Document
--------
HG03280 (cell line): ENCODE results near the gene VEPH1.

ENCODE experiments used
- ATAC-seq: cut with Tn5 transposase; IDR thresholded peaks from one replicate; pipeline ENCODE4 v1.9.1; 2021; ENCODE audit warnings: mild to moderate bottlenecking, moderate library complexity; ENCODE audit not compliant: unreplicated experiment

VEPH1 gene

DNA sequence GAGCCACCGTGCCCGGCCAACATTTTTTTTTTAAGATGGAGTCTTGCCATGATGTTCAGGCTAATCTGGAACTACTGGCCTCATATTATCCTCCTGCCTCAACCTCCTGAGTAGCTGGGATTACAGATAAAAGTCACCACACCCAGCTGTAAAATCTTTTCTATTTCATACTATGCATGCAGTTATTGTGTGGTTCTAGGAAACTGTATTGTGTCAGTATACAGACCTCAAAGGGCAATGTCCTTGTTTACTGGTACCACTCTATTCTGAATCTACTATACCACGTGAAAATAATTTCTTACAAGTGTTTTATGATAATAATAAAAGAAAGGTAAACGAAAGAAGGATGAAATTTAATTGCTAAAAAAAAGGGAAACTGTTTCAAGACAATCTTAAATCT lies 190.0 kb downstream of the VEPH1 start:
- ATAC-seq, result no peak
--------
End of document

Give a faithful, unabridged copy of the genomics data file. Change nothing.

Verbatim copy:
HG03280 (cell line): ENCODE results near the gene VEPH1.

ENCODE experiments used
- ATAC-seq: cut with Tn5 transposase; IDR thresholded peaks from one replicate; pipeline ENCODE4 v1.9.1; 2021; ENCODE audit warnings: mild to moderate bottlenecking, moderate library complexity; ENCODE audit not compliant: unreplicated experiment

VEPH1 gene

DNA sequence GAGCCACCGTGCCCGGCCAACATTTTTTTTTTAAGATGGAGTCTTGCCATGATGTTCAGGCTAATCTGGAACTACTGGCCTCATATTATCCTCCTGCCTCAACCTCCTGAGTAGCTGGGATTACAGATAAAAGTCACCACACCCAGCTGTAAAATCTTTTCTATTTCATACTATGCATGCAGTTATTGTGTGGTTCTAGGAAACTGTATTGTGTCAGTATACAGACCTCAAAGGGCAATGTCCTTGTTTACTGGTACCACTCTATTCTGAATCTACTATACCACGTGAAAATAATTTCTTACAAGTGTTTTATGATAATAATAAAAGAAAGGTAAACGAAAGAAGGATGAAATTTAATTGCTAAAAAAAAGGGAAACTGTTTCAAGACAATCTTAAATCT lies 190.0 kb downstream of the VEPH1 start:
- ATAC-seq, result no peak